15 September 2017 | Career Advice | Guest Author
As a new employee with a new perspective and set of skills to offer, you're in a unique position to help your new colleagues: fresh eyes, no history and lots to learn.
This novelty stage does pass though. You'll get sucked into the system and 'their way' of doing things, you'll start using team lingo and get busy really quickly. So how do you make sure you don't leave your reputation to chance in your first few weeks?
The early days are important. People understand that you don't know much yet and all eyes will be on you. So make sure that you show up as your best you; the enthusiastic, wholehearted person they hired.
Be curious, be proactive
Start as you mean to go on and learn to ask great questions at the right time. Be proactive about finding out what is required, what you are being asked to achieve (very clearly) and if you are given work you don't understand, ask questions that clarify it.
Your tasks may not always be clear. Don't assume your supervisor is clear either. Yet clarity is the first thing you need. Before you ask questions, have a shot at outlining the project. Create a short summary of your understanding, the task, the outcomes, the time frame, assumptions – and even ideas that you have about how to tackle this.
If you need more context, ask for it. If you like to have weekly catch-ups, suggest a simple format. If you need resources that are not in your control, like money, people or equipment, ask about this too.
Get stuck in and don't get distracted
People warm to new recruits who are willing to roll up their sleeves and get stuff done. But don't fall into the trap of taking on things that take you off course. Learn how say no gracefully: "That looks like a really interesting project. What's your timeline? I'm committed for the next 3 weeks on developing the marketing database, so I can't do anything right now."
If you do have time to take on wider tasks, ask your supervisor about the demands on your time at your catch-ups. People appreciate doers who get things moving, but taking on things that are not important to your boss won't help you to fit in.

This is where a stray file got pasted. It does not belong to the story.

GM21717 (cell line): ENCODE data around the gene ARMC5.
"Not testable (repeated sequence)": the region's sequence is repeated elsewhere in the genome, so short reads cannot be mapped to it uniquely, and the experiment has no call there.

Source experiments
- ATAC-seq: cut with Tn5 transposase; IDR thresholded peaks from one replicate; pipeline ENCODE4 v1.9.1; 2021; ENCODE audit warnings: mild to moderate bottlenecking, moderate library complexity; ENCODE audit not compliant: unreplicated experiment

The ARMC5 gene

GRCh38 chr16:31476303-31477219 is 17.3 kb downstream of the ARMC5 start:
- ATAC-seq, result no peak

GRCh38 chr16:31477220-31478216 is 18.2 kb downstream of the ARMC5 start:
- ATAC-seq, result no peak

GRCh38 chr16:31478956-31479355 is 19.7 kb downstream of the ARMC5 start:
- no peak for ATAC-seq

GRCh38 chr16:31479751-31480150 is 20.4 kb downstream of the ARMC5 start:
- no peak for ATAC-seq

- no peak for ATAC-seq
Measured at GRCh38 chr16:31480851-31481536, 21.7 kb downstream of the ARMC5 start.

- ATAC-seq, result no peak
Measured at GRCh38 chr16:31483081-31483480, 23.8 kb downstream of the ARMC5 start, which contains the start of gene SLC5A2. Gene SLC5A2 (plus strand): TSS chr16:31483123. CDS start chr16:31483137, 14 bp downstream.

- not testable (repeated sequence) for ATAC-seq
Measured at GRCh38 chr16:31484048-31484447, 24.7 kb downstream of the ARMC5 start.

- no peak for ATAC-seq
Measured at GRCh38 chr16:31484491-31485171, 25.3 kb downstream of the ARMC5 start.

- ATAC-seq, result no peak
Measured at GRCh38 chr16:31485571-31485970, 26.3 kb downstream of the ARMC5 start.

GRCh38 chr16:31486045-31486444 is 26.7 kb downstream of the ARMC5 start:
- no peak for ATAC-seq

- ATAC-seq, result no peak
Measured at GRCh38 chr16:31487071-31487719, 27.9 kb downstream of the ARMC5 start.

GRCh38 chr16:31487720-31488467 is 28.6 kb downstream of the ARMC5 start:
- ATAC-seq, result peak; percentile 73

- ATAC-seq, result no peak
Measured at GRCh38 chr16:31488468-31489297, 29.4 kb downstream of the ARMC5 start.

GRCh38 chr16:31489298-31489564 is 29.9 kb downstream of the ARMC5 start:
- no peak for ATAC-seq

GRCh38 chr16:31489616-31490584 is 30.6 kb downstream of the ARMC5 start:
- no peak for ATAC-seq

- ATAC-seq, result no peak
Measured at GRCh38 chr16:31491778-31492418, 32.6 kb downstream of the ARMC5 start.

Look, learn and then offer your ideas
Take time to learn about the culture, the systems and the undercurrent of how things work. Don't wait too long, otherwise you'll lose your fresh eyes. You will see things that might benefit from a change - things that perhaps your co-workers don't see any more. Instead of offering improvement ideas on a daily basis, share them tactfully at your first month's check-in. This will stop you coming across as a know-it-all and make your observations look more like valuable insights for discussion. You'll find that there are usually (but not always!) solid reasons, good and bad, for the things you see. Establish yourself as someone who is curious, constructive and knows how to look and learn.
Be positive and purposeful
At the start of any new job, the volume of new info can seem overwhelming. People can seem preoccupied when you need them most, and you may feel that things aren't what you expected. Recognise that you are still learning (everyone else knows this, remember) and don't be hard on yourself (but do work hard!). Notice the things you are achieving, keep notes of your progress and learning, start meetings talking about achievements and learning.
Being new can be stressful – but mostly it is exciting. As long as you know what you need to do to be successful and you're clear on how your contribution will be measured (and when), then you can't go wrong, so find out what that is as early as possible!
Jill Boggiss leads Eyes Wide Opened (EWO), a London-based team of career-coaches working with young people at a crossroads. Top coaches from business, the arts and the voluntary sector run reflective, practical courses and workshops - for individuals and in schools, colleges and universities. They bring clarity, direction and self-awareness skills and action plans to achieve your goals. www.ewopened.com